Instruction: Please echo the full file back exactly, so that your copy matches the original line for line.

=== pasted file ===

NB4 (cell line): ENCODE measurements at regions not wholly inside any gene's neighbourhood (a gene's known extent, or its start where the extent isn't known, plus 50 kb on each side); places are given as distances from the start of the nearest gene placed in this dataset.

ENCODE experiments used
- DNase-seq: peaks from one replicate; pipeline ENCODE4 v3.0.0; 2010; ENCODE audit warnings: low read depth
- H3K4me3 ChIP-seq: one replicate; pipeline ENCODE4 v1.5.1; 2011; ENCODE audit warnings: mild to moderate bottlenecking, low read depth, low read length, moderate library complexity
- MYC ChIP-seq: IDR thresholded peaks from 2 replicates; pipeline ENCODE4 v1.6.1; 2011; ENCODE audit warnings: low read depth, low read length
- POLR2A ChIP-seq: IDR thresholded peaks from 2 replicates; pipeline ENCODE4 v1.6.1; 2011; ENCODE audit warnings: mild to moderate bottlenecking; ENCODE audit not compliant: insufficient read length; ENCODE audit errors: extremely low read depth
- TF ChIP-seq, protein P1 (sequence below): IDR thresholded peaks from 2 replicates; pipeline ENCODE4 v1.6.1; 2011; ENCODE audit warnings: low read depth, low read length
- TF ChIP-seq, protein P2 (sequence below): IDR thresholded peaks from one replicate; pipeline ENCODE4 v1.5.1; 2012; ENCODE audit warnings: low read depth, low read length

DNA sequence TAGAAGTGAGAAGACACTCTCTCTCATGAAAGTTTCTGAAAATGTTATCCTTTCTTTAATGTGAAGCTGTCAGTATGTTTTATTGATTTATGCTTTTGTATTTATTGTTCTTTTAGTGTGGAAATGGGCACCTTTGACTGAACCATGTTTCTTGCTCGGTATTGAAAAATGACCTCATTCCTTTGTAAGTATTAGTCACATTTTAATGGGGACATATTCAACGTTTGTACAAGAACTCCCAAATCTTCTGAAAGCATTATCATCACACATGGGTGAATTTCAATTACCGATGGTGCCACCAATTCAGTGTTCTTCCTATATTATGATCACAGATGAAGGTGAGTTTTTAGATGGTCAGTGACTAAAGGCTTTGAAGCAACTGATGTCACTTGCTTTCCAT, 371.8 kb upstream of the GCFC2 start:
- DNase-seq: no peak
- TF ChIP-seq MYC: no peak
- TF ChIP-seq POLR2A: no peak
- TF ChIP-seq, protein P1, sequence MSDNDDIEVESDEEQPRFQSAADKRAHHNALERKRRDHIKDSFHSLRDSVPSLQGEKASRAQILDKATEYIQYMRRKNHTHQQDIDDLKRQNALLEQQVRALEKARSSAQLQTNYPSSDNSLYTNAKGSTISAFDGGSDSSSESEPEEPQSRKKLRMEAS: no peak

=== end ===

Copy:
NB4 (cell line): ENCODE measurements at regions not wholly inside any gene's neighbourhood (a gene's known extent, or its start where the extent isn't known, plus 50 kb on each side); places are given as distances from the start of the nearest gene placed in this dataset.

ENCODE experiments used
- DNase-seq: peaks from one replicate; pipeline ENCODE4 v3.0.0; 2010; ENCODE audit warnings: low read depth
- H3K4me3 ChIP-seq: one replicate; pipeline ENCODE4 v1.5.1; 2011; ENCODE audit warnings: mild to moderate bottlenecking, low read depth, low read length, moderate library complexity
- MYC ChIP-seq: IDR thresholded peaks from 2 replicates; pipeline ENCODE4 v1.6.1; 2011; ENCODE audit warnings: low read depth, low read length
- POLR2A ChIP-seq: IDR thresholded peaks from 2 replicates; pipeline ENCODE4 v1.6.1; 2011; ENCODE audit warnings: mild to moderate bottlenecking; ENCODE audit not compliant: insufficient read length; ENCODE audit errors: extremely low read depth
- TF ChIP-seq, protein P1 (sequence below): IDR thresholded peaks from 2 replicates; pipeline ENCODE4 v1.6.1; 2011; ENCODE audit warnings: low read depth, low read length
- TF ChIP-seq, protein P2 (sequence below): IDR thresholded peaks from one replicate; pipeline ENCODE4 v1.5.1; 2012; ENCODE audit warnings: low read depth, low read length

DNA sequence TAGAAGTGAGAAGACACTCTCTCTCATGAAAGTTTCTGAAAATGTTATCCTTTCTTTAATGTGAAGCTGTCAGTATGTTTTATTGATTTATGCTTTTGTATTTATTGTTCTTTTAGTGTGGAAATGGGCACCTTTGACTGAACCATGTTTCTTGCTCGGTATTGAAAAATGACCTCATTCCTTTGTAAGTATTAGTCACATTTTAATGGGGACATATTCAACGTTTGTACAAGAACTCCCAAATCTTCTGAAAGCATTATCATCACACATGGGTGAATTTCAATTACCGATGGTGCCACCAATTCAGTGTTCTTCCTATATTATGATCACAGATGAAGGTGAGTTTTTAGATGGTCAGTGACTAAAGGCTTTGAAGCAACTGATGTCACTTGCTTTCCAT, 371.8 kb upstream of the GCFC2 start:
- DNase-seq: no peak
- TF ChIP-seq MYC: no peak
- TF ChIP-seq POLR2A: no peak
- TF ChIP-seq, protein P1, sequence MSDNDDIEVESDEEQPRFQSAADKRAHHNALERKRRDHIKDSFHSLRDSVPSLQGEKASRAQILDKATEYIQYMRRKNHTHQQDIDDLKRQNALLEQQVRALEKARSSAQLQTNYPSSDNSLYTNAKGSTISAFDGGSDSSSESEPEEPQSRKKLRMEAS: no peak